Even though you probably already understand the importance of delivering a great customer experience and investing in customer success, it’s possible that you still have a few things to learn. If you aren’t careful, you may find yourself making some of the most common and costly mistakes a business can make. While it’s true that...
Even though you probably already understand the importance of delivering a great customer experience and investing in customer success, it’s possible that you still have a few things to learn.
If you aren’t careful, you may find yourself making some of the most common and costly mistakes a business can make.
While it’s true that no customer experience will ever be 100% perfect for each person who does business with you, avoiding these four common mistakes will go a long way towards helping you increase customer happiness and loyalty.
#1 You aren’t offering a consistent omnichannel customer experience
Customers approach their experiences with you from multiple channels. Therefore, you must ensure a consistent experience across all of those channels.
Fierce Retail has found that 80% of store shoppers first check prices online. One-third of those shoppers access information on their mobile device while in store. Similarly, PwC reports that 86% of US consumers typically shop across at least two channels.
They have found that 88% of consumers research a product online before buying and 73% research online specifically when buying clothing, footwear, toys, and health and beauty products.
This online research doesn‘t only lead to online purchases, it’s often a critical step in a larger journey, leading to purchases via other channels.
Therefore, retailers must adapt and be agile with today’s technology, embracing customer demand for a omnichannel experience. Customers are increasingly shopping across a variety of channels – brick and mortar, website, mobile app – and even using a variety of channels to complete a single purchase.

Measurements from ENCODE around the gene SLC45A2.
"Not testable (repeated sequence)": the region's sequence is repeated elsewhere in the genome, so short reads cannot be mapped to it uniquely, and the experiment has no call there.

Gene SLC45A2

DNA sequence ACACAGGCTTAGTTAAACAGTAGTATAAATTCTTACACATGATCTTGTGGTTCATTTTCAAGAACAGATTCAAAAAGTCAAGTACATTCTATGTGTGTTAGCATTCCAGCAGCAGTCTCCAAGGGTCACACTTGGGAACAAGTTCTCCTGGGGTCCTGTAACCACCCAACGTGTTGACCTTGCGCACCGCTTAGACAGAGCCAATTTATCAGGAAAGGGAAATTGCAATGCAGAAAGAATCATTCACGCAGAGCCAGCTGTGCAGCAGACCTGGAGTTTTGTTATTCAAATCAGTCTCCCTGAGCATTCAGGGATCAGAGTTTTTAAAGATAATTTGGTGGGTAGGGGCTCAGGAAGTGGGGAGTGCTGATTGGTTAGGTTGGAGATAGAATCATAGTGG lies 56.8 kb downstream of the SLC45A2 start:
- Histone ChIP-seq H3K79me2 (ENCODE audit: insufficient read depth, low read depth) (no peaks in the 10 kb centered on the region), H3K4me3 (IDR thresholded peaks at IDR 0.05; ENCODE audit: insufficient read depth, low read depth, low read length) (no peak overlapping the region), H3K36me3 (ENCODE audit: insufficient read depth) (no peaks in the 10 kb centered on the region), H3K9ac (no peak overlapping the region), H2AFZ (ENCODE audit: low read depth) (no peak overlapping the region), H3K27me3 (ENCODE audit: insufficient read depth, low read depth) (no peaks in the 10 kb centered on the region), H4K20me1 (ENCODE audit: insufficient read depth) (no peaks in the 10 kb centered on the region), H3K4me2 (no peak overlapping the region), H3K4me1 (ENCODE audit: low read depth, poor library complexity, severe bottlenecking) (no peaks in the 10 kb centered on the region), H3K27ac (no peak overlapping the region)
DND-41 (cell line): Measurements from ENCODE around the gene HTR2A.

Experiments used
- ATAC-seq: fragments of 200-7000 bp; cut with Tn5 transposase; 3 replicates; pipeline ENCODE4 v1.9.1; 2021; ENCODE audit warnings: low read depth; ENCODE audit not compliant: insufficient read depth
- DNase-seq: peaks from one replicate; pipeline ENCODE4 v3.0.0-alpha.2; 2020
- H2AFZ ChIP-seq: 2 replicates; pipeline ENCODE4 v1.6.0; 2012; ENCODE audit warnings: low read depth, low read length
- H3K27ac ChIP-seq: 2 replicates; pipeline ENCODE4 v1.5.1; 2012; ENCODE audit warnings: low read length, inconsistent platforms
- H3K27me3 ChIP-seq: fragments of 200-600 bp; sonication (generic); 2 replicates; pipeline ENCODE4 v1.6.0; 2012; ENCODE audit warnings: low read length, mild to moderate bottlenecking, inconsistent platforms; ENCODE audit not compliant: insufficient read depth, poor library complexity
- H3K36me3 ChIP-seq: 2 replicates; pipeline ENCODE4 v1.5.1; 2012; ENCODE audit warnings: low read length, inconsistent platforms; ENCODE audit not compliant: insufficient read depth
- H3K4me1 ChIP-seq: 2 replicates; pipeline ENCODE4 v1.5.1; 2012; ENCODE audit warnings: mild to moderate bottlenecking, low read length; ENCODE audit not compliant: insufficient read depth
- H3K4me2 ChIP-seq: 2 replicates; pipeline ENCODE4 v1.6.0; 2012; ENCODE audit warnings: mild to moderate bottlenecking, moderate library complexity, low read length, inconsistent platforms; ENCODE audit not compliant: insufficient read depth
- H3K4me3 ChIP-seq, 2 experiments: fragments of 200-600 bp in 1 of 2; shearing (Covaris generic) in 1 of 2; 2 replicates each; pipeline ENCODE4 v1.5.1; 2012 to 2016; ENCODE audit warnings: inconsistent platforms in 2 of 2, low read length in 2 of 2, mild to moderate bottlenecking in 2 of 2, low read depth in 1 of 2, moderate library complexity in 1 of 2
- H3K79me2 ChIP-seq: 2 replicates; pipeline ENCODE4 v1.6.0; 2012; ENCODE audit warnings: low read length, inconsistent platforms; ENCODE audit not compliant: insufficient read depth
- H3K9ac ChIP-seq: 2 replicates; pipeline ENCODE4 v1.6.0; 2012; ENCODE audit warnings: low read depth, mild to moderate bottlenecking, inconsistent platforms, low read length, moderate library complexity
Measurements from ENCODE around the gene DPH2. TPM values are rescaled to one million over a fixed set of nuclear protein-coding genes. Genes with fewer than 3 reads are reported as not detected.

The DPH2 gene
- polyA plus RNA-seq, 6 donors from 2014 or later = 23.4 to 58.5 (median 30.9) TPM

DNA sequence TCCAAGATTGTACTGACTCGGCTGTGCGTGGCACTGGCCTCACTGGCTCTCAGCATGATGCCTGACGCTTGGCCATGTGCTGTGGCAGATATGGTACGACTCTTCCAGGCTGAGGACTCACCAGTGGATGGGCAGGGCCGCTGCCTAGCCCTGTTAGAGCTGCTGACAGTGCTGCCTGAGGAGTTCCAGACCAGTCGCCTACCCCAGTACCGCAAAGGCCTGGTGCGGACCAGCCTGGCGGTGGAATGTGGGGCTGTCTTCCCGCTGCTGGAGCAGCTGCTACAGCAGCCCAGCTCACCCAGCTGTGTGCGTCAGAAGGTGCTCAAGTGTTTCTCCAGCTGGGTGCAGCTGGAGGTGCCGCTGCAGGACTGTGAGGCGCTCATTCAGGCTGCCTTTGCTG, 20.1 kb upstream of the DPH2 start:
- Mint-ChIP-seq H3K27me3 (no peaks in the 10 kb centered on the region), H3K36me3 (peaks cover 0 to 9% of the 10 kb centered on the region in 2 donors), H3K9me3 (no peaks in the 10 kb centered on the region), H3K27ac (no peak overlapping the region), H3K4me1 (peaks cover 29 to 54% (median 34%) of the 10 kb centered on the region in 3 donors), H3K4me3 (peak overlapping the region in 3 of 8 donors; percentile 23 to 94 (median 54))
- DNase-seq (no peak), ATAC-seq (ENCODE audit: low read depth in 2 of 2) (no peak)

To provide a consistent and friction-free experience, you must have the ability to synchronize all of those channels.
Discover more: 12 indicators that you must monitor to improve your e-commerce performance.
#2 You’re making your customers jump through hoops
The more effort a customer has to expend to do business with your company, the less loyal they are likely to be. As the Corporate Executive Board has found, customers who are forced to put forth high effort with a company are 96% more likely to become disloyal.
Despite the research showing a clear correlation between high levels of effort and customer dissatisfaction, 58% of companies still don’t measure their customer journey across channels to gauge how much effort is required of their customers.
But when 82% of consumers describe their last buying experience as “requiring too much effort”, you need to listen.
Your challenge is to pinpoint what, exactly, is the cause or causes of friction. One way to identify specific weaknesses in the customer journey is with the CES (Customer Effort Score), a measurement which can be administered after every interaction from any touch point.